Monday 21 April 2014

Opinion: Save the children from these people - Part I - The South Korean Ferry disaster

The father in me
Maybe just a word or two needs to be said about a number tragedies that have involved children that I have tweeted about lately.
I find myself having never exploited the possibility of having children and now by reason of the effects of chemotherapy possibly having no ability to bear my own children.
That said, age and maturity suggests and imposes on me a sense of both parenthood and grandparenthood that it is impossible for me not to at the very least feel like a parent would about their child or children in every way from the ordinary things of life, the celebration of successes or the unfortunate waves of anxiety and tragedy.
A lost integrity
In faraway South Korea, it was the man-made disaster of a ferry sinking that took with it hundreds of children’s lives as the captain of the ship shirked his responsibility and posed as a victim to get treatment.
Maritime responsibility has changed since the days of the Titanic or before then when the captain, Edward Smith went down with his ship rather than turn up later with crocodile tears asking for forgiveness and what not.
The ethos and integrity of captainship does not seem to have been installed in the captain of Costa Concordia and now MV Sewol, which meant that passengers under their care suffered where they should have been better cared for especially where the accidents in both cases were caused by grave errors of judgement committed by men with character flaws undiscovered until tragedy struck.
English for disasters
There is the other issue about the crew who were both chaotic and indecisive considering it was clear that the situation they were in was beyond redemption. Maybe it is a problem with the Power Distance Index of the Korean language as Malcolm Gladwell observed in his book Outliers with regards to air accidents.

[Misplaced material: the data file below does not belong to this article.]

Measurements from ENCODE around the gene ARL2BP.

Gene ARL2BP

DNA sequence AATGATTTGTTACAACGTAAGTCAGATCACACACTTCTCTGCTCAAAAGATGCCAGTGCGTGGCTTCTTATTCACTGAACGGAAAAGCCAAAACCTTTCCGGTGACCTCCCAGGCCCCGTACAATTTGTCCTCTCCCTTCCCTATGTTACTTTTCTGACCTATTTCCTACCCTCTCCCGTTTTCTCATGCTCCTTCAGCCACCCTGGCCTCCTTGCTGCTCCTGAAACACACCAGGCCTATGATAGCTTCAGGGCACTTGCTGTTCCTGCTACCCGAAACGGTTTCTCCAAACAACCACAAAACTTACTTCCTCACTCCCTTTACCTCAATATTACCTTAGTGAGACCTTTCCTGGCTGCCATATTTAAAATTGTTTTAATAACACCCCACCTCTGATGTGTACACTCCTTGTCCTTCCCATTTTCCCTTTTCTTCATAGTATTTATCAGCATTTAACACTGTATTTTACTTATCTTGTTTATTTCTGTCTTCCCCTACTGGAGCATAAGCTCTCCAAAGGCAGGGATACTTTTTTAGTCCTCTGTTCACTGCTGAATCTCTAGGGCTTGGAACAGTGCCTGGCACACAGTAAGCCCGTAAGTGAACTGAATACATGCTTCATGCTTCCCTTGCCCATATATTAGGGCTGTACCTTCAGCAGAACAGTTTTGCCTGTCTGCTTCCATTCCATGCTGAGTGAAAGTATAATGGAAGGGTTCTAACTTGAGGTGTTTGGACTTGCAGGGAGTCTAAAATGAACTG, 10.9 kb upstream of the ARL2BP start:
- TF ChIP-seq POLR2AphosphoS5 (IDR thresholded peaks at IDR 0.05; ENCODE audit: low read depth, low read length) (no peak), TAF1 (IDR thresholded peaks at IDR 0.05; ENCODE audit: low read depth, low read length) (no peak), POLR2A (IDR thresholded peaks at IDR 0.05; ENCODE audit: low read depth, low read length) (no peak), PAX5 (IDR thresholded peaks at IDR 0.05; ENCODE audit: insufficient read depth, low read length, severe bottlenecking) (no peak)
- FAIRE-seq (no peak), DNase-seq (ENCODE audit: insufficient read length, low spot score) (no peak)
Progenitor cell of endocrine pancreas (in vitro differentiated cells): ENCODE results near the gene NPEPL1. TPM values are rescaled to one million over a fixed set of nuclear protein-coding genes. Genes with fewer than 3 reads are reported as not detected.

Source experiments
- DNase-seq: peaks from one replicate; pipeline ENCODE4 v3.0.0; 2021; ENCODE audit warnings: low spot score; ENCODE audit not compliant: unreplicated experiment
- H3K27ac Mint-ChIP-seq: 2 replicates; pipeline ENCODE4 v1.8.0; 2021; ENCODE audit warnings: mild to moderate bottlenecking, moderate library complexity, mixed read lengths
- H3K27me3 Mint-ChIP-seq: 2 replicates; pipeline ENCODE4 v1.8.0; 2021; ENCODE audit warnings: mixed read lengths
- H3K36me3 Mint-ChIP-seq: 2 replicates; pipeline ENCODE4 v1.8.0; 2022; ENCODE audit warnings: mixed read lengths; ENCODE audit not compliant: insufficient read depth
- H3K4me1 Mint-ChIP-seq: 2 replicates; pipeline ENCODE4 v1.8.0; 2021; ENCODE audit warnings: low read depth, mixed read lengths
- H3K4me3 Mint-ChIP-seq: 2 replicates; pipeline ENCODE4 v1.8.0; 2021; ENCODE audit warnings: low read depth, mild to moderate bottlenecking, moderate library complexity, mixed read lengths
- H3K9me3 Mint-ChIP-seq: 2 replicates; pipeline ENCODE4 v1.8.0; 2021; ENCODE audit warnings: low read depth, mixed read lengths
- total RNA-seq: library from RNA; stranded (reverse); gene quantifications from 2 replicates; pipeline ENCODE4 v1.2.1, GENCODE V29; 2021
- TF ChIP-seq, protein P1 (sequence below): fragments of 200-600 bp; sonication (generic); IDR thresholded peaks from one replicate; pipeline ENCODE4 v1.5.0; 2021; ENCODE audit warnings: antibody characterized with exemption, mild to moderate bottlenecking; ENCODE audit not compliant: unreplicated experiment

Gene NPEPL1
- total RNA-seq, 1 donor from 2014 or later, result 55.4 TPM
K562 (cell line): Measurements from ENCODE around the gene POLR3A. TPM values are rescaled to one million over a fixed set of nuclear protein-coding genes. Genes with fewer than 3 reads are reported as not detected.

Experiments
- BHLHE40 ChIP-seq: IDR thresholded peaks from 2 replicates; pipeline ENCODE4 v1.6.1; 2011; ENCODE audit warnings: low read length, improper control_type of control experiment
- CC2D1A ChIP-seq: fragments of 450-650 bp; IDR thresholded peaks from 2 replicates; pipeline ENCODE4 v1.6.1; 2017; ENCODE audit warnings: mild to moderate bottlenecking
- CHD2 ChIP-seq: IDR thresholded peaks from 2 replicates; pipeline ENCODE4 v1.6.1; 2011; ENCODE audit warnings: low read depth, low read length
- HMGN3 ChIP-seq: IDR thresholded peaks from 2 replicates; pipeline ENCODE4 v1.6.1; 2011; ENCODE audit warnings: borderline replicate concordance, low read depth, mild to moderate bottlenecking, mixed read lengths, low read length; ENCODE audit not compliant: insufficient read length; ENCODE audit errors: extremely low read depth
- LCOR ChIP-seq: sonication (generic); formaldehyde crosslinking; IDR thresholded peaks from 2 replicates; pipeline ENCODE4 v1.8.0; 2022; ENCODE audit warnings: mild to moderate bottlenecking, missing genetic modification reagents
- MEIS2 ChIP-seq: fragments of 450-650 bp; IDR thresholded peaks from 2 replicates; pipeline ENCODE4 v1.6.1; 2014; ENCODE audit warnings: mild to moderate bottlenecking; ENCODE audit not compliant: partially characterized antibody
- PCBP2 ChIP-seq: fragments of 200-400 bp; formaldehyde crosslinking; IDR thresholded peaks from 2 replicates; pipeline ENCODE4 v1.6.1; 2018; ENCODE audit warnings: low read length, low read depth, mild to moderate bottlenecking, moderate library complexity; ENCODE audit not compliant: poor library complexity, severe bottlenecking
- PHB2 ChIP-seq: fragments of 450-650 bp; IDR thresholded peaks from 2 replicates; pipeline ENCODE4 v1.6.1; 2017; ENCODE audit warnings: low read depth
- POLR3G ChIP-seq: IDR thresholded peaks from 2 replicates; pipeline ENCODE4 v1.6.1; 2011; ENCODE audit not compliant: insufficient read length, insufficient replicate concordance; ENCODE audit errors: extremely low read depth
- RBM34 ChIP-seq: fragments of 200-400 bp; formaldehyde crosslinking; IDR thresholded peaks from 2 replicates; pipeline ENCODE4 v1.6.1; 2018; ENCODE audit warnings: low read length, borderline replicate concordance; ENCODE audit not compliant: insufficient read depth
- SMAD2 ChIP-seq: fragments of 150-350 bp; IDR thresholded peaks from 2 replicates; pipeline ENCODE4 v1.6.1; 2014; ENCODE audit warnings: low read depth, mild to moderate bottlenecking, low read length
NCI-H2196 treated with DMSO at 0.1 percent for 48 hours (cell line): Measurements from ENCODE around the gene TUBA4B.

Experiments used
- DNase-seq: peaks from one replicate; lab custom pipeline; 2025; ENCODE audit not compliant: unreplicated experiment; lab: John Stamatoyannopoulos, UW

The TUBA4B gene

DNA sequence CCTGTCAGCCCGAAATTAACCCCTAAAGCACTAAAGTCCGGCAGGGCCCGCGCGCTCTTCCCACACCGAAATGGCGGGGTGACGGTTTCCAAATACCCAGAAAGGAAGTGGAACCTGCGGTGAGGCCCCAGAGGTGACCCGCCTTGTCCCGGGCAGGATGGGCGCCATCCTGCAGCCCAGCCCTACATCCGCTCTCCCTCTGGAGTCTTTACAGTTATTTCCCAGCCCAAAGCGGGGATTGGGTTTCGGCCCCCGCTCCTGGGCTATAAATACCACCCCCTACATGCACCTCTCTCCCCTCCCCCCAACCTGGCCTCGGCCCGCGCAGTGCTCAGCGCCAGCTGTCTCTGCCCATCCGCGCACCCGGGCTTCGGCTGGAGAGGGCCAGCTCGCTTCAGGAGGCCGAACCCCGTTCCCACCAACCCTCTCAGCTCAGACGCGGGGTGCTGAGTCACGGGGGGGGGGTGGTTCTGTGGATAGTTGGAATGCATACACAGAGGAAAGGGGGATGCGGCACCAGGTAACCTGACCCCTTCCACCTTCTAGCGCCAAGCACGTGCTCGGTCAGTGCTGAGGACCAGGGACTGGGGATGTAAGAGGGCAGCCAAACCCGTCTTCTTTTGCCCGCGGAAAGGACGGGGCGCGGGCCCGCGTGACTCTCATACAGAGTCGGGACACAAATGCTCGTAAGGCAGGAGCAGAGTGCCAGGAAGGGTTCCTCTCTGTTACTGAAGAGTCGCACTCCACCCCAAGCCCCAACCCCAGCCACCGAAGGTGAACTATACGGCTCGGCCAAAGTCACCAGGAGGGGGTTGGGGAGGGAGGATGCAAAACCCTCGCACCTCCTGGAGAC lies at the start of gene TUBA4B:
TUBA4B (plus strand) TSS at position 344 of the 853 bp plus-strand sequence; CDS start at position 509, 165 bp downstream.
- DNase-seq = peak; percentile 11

It makes one suggest that in times of an emergency one should dispense with protocols and get straight to the point about what the power is, who it affects, what help is needed and be clear as to how soon they need that assistance.
From what transpired between the crew in the harbourmasters, neither was authoritative nor clear, in the process we have the tragedy of the needless loss of life that could been avoided even if the ship was definitely going to be lost. English offers clarity removing unnecessary hierarchies and probably should become the maritime language of communication as we have for aviation.
Peace, they must find
The agony of the parents unaware of the fact of their children’s watery demise is beyond what words can express, beyond being sorry for their loss, even enforcing the most severe penalties against the cowardly crew would not begin to assuage the pain of the death of the innocents.
May they find strength, comfort and some peace through their faith or any support systems made available to them in these troubling times.
Yet, we must save the children from those who would not assume the responsibility they have in despatching their duties.

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